The Rev. Canon Dr. Cyril Casper Burke Sr., a U.S. Army veteran of World War II, died January 11 at 96.
Burke was born in Cambridge, Massachusetts, and was a graduate of St. Augustine’s College (now University), George Mercer Memorial Seminary, and Hartford Seminary, where he completed a Doctor of Ministry. He was ordained deacon and priest in 1964.
His being drafted into the Army interrupted his college studies, and he served in a segregated unit at the end of the war. Burke said that he and other Black soldiers were treated worse than prisoners of war, but that it inspired him to make Jesus’ teaching about loving your neighbor a greater reality.
Burke met his soulmate while at St. Augustine’s, and they were married upon his honorable discharge from the Army.
He served parishes in Connecticut, Massachusetts, and New York, and returned to St. Augustine’s College as its chaplain and professor of ethics (1984-91).
He led St. Monica’s Church in Hartford from a mission to a self-sufficient parish by 1973, served at St. Monica’s from 1966 to 1984, and returned to Connecticut in 1992. St. Monica’s elected him as rector emeritus and named its parish hall in his honor.
He is survived by Gloria, his wife of 75 years; two sons; a daughter, five grandchildren; and 12 great-grandchildren.
The Rev. Dr. Glenn Busch, who served as a small-town mayor and helped build a transition house for homeless men, died January 22 in Lynchburg, Virginia. He was 77.
He was born in Kissimmee, Florida, and grew up near Pittsburgh. He was a graduate of Pennsylvania State University, Virginia Theological Seminary, and Union Theological Seminary in Richmond, Virginia.
He was ordained deacon and priest in 1971. He served at St. Stephen’s, Richmond, Virginia; St. John’s, Bedford, Virginia; and St. Mary’s, High Point, N.C., where he was named rector emeritus on his retirement in 2008.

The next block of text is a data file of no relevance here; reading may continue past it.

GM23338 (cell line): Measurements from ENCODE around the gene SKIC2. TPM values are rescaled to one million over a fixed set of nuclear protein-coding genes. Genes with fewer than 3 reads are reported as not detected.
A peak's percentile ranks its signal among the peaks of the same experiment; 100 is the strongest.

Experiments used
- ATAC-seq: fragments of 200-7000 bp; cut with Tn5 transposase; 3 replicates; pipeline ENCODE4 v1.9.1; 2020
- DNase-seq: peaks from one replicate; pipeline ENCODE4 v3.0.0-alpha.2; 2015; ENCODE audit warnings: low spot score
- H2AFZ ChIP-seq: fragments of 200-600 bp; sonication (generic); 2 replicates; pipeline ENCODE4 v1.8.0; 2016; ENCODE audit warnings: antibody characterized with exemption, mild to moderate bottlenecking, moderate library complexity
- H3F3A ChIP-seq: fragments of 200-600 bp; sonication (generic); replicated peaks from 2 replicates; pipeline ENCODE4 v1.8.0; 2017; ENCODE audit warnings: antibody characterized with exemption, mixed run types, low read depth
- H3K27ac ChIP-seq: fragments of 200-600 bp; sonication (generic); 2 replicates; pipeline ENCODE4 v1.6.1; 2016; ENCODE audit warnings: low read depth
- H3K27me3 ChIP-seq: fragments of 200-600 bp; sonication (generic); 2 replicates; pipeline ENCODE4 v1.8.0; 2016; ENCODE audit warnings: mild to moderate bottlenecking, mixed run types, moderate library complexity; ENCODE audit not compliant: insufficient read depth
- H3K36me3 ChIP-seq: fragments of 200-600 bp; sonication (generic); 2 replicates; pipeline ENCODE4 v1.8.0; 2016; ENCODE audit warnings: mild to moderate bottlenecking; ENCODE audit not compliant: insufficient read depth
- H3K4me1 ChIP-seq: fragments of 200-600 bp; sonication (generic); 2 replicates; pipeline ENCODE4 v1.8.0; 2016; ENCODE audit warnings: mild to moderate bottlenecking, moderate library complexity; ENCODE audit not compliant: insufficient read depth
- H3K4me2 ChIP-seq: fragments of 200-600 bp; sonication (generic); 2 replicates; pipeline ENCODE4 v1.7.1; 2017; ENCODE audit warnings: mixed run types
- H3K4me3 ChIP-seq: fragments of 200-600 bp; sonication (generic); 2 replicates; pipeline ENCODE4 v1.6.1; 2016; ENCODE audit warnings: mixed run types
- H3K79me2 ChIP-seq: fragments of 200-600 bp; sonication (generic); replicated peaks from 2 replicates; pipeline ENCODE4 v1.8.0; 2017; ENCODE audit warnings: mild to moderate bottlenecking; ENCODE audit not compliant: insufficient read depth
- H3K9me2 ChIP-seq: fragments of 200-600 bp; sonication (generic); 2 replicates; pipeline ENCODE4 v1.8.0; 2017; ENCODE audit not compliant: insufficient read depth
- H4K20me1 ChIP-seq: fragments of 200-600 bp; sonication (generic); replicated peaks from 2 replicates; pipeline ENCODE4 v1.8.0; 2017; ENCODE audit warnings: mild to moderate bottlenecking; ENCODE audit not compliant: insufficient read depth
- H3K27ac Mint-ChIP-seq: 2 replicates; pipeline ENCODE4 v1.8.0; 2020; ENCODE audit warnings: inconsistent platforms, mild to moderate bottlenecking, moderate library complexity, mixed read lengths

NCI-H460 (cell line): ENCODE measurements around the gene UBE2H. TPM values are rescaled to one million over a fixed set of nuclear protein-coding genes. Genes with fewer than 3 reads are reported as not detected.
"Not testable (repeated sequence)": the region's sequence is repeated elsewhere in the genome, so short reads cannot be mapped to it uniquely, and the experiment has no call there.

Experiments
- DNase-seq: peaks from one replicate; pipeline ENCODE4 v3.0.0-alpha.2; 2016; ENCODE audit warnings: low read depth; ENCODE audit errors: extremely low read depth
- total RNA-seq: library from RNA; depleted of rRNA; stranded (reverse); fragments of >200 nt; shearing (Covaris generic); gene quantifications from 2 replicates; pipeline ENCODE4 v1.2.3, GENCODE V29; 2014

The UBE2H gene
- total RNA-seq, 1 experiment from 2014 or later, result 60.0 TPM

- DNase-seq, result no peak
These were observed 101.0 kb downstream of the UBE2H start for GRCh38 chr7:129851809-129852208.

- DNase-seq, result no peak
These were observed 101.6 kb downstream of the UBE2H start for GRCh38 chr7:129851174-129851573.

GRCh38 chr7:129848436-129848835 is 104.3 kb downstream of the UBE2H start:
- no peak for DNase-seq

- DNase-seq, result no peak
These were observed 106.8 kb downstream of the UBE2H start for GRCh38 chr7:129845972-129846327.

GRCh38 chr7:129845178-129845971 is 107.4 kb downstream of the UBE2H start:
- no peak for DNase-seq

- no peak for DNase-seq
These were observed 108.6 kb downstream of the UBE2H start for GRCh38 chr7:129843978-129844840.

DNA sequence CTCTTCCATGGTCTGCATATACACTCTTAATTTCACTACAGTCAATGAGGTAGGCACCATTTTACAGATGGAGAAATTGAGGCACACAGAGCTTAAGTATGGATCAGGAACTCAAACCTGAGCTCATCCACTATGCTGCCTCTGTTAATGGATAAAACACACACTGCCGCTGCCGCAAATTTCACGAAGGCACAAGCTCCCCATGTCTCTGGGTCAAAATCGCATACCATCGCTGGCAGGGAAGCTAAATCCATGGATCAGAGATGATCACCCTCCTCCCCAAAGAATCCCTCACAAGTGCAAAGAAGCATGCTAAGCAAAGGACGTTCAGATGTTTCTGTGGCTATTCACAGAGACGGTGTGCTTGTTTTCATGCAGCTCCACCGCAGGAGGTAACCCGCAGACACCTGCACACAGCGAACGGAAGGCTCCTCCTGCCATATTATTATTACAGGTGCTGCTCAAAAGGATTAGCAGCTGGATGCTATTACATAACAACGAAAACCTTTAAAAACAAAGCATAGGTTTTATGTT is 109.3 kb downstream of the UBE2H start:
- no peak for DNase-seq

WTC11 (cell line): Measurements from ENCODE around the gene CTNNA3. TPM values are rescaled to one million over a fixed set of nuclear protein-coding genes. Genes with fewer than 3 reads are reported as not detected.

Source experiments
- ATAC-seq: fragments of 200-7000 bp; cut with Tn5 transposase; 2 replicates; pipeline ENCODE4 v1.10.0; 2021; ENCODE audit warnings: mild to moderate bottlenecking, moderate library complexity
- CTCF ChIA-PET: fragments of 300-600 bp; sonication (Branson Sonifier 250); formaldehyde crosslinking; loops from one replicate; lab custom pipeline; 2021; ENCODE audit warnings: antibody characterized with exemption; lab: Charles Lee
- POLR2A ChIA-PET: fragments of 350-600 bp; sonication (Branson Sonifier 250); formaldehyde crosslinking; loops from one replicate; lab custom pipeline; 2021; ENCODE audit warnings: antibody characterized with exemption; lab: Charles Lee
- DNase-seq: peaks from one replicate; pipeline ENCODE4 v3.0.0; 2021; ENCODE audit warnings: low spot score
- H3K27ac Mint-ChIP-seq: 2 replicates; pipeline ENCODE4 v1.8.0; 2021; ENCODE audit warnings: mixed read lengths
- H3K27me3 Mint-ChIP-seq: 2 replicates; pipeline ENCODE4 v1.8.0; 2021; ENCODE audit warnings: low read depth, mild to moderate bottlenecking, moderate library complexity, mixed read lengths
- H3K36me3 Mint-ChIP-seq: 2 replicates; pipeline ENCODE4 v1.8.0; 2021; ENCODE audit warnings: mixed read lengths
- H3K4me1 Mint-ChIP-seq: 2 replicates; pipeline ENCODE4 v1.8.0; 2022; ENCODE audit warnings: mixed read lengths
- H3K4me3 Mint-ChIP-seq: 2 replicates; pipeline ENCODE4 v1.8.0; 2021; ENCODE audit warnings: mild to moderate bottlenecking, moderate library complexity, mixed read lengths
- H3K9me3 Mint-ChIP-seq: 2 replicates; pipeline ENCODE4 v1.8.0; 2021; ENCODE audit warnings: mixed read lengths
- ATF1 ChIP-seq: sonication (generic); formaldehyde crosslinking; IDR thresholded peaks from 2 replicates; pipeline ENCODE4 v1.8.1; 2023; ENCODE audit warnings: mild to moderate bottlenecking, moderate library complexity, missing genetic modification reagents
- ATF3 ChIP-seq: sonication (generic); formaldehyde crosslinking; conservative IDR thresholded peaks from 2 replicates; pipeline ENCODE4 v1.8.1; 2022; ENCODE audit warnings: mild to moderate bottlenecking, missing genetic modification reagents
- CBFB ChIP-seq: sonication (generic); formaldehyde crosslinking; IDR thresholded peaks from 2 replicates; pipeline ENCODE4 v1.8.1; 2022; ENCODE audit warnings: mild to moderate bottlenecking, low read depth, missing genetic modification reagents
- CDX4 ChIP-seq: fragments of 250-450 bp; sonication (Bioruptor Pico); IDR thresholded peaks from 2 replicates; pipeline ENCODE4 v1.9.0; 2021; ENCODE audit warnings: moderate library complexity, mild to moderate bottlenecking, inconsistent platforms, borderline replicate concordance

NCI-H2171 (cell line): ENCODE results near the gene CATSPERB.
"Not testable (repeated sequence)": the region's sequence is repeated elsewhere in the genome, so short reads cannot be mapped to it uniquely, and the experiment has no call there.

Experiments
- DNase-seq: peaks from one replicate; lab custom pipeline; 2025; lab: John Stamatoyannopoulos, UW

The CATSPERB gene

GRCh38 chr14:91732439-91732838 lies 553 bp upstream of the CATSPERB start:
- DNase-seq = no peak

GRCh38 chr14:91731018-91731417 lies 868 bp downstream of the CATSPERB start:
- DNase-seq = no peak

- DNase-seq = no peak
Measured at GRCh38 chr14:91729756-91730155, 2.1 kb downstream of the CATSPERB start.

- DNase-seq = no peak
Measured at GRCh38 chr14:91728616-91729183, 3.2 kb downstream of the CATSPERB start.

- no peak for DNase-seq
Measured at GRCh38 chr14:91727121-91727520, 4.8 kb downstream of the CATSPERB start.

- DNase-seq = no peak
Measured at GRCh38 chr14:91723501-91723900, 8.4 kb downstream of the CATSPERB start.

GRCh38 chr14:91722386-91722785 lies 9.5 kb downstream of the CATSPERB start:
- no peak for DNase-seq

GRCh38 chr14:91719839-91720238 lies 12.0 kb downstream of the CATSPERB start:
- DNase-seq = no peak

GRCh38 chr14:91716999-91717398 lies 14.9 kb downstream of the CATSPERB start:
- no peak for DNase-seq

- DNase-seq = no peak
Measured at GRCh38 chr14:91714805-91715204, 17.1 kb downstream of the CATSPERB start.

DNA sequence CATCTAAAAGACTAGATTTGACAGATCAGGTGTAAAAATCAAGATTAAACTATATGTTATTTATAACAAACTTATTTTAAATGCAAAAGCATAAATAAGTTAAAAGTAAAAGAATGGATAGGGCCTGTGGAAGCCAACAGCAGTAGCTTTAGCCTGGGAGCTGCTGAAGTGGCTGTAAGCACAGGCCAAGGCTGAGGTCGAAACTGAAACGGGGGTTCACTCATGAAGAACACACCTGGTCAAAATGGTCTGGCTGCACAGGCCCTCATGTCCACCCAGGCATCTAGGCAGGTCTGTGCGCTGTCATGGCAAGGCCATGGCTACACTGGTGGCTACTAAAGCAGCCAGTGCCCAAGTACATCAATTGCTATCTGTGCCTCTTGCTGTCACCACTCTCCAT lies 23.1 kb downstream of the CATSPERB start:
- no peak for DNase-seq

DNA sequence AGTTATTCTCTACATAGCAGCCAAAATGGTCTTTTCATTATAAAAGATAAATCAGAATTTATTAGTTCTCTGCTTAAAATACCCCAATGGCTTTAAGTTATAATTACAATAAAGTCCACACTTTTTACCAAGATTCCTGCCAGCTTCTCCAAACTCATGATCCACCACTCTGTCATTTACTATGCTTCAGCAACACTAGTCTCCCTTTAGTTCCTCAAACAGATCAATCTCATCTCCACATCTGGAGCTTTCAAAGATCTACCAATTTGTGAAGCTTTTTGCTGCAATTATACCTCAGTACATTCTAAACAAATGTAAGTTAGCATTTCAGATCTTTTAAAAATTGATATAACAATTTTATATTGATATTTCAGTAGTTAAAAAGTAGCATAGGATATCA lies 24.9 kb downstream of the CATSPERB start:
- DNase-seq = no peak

He served as mayor of Bedford (1978-80), and initiated and oversaw construction of the Arthur Cassell Memorial Transition House in High Point, North Carolina.
Busch had a passion for teaching and writing. He taught religion classes at High Point University, wrote two books, and published a blog for several years.
Busch is survived by his wife of 52 years, Kathleen Cooney Busch; a son; a daughter; and two grandsons.
The Rev. John B. Connell, who was active in Cursillo and interim ministry, died January 21 at 92.
Connell was born in Waukegan, Illinois, but spent most of his life in Hawaii. He was a graduate of the University of Hawaii and Church Divinity School of the Pacific. He was ordained deacon in 1985 and priest in 1996.
He was vicar of St. Barnabas Church, Kapolei, from 1985 to 1998, and then served in multiple interim ministries on the islands. He was a member of the Interim Ministry Network.
He and his wife, Carol, were parents to three children.
The Rev. Herbert (Bert) G. Draesel Jr., rector of Church of the Holy Trinity in New York City for 19 years, died January 14 at 82.
He was born in Jersey City, New Jersey, and was a graduate of Trinity College and General Theological Seminary. He was ordained deacon and priest in 1964. He began his ministry at the House of Prayer in Newark, New Jersey, and remained there until 1972.
He served churches in Chappaqua and White Plains, New York, before becoming rector of Holy Trinity in 1984.
A remembrance by the parish said he “helped grow the parish in virtually every direction: financially, spiritually, programmatically, and musically.” He helped found Holy Trinity Neighborhood Center Inc., the Draesel Fund for Children, and the Property Preservation Trust, which is the church’s small endowment for building preservation.
He is survived by his wife, Ada, and two daughters, and their families.
Canon Lydia Lopez, a lay leader and civil rights advocate in the Diocese of Los Angeles, died January 16 at 80.
Lopez was born in East Los Angeles to Mexican immigrant parents. Her father was a migrant worker who worked in a steel mill, which gave her an early introduction to labor unions.
Lopez was no stranger to being arrested for civil disobedience. “I was pregnant the first time I was arrested,” she recounted in a 2018 talk, referring to a 1970 Christmas Eve mid-Wilshire church protest at which she and her husband joined other Chicanos decrying conditions of poverty among Latino Angelenos.
“I had to wait for a long time, so by the time I was put into my jail cell it is dark, and I am given a mat to sleep on the floor. The door clangs, and I cry quietly,” she told listeners at All Saints Church in Pasadena. “Years later I overheard my son saying to his playmates, ‘Oh, yeah, my mom and I went to jail to make things better.’”
Her survivors include her son and two grandchildren.
The Rev. Ramona Rose-Crossley, who for six years served in Guam as part of the Micronesian Ministry of the Episcopal Church, died January 11 at 87.